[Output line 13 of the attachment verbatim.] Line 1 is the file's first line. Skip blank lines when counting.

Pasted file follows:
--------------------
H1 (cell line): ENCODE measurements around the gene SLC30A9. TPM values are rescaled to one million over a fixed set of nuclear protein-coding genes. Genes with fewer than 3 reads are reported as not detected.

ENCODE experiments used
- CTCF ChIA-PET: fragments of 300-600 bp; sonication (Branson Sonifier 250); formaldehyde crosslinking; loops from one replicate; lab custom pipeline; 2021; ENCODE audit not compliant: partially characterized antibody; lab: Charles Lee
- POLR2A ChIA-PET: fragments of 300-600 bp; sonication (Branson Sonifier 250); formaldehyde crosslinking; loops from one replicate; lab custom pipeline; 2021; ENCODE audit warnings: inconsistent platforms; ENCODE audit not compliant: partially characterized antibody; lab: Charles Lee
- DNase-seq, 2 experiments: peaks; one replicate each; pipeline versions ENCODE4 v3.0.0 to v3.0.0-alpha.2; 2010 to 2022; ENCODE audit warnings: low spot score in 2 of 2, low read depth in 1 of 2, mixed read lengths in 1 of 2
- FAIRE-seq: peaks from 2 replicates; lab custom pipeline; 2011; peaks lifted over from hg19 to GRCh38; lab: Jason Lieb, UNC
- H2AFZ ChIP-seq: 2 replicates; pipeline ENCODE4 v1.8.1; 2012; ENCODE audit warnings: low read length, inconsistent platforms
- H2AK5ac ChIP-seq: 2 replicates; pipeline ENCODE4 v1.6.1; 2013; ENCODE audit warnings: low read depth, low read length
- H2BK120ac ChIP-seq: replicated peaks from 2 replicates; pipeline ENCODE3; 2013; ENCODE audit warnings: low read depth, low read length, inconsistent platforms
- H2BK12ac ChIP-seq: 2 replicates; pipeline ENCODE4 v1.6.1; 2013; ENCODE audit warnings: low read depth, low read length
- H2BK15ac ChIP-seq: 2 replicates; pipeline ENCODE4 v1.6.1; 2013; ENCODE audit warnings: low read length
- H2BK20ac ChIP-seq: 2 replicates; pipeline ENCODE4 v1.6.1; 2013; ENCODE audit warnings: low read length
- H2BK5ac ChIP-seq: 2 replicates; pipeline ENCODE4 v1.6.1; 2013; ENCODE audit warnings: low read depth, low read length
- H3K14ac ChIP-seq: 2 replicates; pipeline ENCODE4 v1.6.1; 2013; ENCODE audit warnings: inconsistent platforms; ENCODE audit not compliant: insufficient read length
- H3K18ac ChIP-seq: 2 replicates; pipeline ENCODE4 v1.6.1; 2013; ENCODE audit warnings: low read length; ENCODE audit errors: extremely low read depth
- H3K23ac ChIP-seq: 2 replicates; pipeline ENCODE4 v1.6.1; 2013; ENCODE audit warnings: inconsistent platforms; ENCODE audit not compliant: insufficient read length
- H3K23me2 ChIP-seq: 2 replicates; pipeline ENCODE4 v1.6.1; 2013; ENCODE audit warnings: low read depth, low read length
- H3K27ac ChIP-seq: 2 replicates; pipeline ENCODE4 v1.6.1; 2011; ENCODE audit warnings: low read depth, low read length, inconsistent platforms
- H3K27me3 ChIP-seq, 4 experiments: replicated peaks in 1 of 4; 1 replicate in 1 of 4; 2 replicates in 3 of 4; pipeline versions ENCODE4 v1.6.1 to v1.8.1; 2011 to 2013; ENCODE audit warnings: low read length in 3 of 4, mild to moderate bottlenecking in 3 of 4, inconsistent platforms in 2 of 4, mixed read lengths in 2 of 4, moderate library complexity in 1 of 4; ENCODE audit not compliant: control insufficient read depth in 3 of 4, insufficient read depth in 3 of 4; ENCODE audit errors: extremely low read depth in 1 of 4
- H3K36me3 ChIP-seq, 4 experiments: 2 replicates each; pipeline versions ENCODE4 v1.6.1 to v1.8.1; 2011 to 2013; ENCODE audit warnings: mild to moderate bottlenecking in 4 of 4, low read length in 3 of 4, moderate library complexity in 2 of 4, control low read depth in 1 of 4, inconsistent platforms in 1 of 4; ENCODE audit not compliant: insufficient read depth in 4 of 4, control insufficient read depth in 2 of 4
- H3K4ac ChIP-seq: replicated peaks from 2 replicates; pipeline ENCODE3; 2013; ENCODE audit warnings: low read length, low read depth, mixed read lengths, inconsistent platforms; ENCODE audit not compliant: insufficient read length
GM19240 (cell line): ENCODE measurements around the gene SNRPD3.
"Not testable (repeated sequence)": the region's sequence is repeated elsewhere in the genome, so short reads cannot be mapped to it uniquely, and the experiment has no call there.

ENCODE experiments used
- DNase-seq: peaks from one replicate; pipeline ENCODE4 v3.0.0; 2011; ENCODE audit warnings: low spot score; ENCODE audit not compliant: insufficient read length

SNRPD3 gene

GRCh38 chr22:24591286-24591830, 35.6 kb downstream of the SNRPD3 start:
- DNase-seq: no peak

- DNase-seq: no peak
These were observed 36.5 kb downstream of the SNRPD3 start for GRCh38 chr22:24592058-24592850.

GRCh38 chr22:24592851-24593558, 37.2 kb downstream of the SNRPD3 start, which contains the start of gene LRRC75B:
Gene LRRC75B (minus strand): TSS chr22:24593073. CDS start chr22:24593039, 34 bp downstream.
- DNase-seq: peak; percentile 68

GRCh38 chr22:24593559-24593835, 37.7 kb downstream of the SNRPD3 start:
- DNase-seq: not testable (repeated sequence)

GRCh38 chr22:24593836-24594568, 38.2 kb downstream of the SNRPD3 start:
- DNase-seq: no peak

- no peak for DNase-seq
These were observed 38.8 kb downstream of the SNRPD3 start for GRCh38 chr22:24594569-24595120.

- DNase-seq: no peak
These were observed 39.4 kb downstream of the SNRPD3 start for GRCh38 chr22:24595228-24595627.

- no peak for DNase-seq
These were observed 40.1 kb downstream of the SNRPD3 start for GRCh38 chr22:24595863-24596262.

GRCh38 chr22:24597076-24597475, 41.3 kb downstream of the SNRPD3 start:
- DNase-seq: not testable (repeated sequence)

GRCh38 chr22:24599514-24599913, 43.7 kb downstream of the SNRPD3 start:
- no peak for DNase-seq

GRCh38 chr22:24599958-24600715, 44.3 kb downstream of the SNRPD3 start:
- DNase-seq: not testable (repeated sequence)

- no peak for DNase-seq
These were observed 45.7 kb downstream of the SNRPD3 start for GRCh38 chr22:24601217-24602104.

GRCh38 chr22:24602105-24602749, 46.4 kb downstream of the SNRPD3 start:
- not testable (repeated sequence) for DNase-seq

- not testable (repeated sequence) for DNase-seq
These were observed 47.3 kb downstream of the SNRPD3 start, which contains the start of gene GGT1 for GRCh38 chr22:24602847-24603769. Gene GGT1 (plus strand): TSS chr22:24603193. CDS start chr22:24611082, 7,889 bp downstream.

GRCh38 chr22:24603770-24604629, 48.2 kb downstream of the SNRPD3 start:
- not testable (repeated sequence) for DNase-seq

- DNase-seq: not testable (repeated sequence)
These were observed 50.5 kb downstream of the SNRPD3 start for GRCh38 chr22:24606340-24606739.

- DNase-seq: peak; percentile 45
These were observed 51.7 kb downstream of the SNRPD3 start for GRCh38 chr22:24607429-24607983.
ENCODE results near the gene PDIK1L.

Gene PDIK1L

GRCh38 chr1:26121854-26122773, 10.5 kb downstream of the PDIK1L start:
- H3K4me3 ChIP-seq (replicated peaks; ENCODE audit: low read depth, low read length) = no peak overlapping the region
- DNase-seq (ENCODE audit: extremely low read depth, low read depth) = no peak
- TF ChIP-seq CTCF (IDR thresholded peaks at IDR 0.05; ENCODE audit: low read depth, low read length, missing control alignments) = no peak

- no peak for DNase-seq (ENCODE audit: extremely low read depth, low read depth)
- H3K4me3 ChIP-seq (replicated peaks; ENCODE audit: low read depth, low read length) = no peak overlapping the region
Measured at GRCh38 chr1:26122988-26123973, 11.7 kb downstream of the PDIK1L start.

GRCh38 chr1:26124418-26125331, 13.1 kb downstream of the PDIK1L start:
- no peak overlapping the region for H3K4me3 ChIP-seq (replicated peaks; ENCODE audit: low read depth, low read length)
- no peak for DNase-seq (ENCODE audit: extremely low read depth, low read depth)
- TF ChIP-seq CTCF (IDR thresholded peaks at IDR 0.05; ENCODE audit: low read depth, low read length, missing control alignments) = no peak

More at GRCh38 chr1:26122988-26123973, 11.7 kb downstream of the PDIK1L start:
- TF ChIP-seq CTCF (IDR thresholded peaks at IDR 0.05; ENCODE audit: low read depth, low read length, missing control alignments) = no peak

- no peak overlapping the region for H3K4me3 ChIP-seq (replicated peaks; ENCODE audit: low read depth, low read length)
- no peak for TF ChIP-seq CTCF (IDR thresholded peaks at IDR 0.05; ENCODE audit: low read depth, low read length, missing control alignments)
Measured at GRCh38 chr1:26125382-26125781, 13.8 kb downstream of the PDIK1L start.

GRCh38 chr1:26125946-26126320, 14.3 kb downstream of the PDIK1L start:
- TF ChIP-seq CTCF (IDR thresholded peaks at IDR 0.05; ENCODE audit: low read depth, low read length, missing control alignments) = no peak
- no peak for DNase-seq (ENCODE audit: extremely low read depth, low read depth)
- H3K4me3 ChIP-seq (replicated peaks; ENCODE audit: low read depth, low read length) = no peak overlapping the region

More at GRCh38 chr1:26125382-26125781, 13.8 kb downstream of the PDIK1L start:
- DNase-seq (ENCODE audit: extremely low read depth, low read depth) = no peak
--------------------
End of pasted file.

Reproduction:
- H2BK5ac ChIP-seq: 2 replicates; pipeline ENCODE4 v1.6.1; 2013; ENCODE audit warnings: low read depth, low read length